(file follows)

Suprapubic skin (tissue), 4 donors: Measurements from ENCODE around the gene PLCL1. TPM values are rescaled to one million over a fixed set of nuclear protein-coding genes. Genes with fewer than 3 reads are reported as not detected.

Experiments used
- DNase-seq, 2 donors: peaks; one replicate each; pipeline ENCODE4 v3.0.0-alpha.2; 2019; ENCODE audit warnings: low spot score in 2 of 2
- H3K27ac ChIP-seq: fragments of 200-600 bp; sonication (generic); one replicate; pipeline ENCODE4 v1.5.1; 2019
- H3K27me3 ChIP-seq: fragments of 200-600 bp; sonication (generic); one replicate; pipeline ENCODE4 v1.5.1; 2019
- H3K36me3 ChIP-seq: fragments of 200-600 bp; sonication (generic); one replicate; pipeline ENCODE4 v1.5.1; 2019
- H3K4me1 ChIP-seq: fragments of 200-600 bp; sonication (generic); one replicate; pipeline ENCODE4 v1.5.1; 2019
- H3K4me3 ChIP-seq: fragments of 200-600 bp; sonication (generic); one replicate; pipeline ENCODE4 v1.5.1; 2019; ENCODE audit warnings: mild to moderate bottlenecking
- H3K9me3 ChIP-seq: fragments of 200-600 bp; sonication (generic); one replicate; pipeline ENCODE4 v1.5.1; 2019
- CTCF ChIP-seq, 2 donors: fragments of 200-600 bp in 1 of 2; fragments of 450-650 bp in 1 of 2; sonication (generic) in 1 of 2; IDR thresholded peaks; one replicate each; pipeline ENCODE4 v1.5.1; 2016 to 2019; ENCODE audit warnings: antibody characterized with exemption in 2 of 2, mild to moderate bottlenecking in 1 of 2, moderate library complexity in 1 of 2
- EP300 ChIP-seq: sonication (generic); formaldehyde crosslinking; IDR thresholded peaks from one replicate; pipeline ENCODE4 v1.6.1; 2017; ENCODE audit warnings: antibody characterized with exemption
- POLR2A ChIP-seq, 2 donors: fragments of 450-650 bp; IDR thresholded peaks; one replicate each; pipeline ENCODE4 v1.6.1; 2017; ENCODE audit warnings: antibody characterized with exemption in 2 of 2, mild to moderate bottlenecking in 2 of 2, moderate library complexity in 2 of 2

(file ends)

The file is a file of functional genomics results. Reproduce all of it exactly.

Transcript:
Suprapubic skin (tissue), 4 donors: Measurements from ENCODE around the gene PLCL1. TPM values are rescaled to one million over a fixed set of nuclear protein-coding genes. Genes with fewer than 3 reads are reported as not detected.

Experiments used
- DNase-seq, 2 donors: peaks; one replicate each; pipeline ENCODE4 v3.0.0-alpha.2; 2019; ENCODE audit warnings: low spot score in 2 of 2
- H3K27ac ChIP-seq: fragments of 200-600 bp; sonication (generic); one replicate; pipeline ENCODE4 v1.5.1; 2019
- H3K27me3 ChIP-seq: fragments of 200-600 bp; sonication (generic); one replicate; pipeline ENCODE4 v1.5.1; 2019
- H3K36me3 ChIP-seq: fragments of 200-600 bp; sonication (generic); one replicate; pipeline ENCODE4 v1.5.1; 2019
- H3K4me1 ChIP-seq: fragments of 200-600 bp; sonication (generic); one replicate; pipeline ENCODE4 v1.5.1; 2019
- H3K4me3 ChIP-seq: fragments of 200-600 bp; sonication (generic); one replicate; pipeline ENCODE4 v1.5.1; 2019; ENCODE audit warnings: mild to moderate bottlenecking
- H3K9me3 ChIP-seq: fragments of 200-600 bp; sonication (generic); one replicate; pipeline ENCODE4 v1.5.1; 2019
- CTCF ChIP-seq, 2 donors: fragments of 200-600 bp in 1 of 2; fragments of 450-650 bp in 1 of 2; sonication (generic) in 1 of 2; IDR thresholded peaks; one replicate each; pipeline ENCODE4 v1.5.1; 2016 to 2019; ENCODE audit warnings: antibody characterized with exemption in 2 of 2, mild to moderate bottlenecking in 1 of 2, moderate library complexity in 1 of 2
- EP300 ChIP-seq: sonication (generic); formaldehyde crosslinking; IDR thresholded peaks from one replicate; pipeline ENCODE4 v1.6.1; 2017; ENCODE audit warnings: antibody characterized with exemption
- POLR2A ChIP-seq, 2 donors: fragments of 450-650 bp; IDR thresholded peaks; one replicate each; pipeline ENCODE4 v1.6.1; 2017; ENCODE audit warnings: antibody characterized with exemption in 2 of 2, mild to moderate bottlenecking in 2 of 2, moderate library complexity in 2 of 2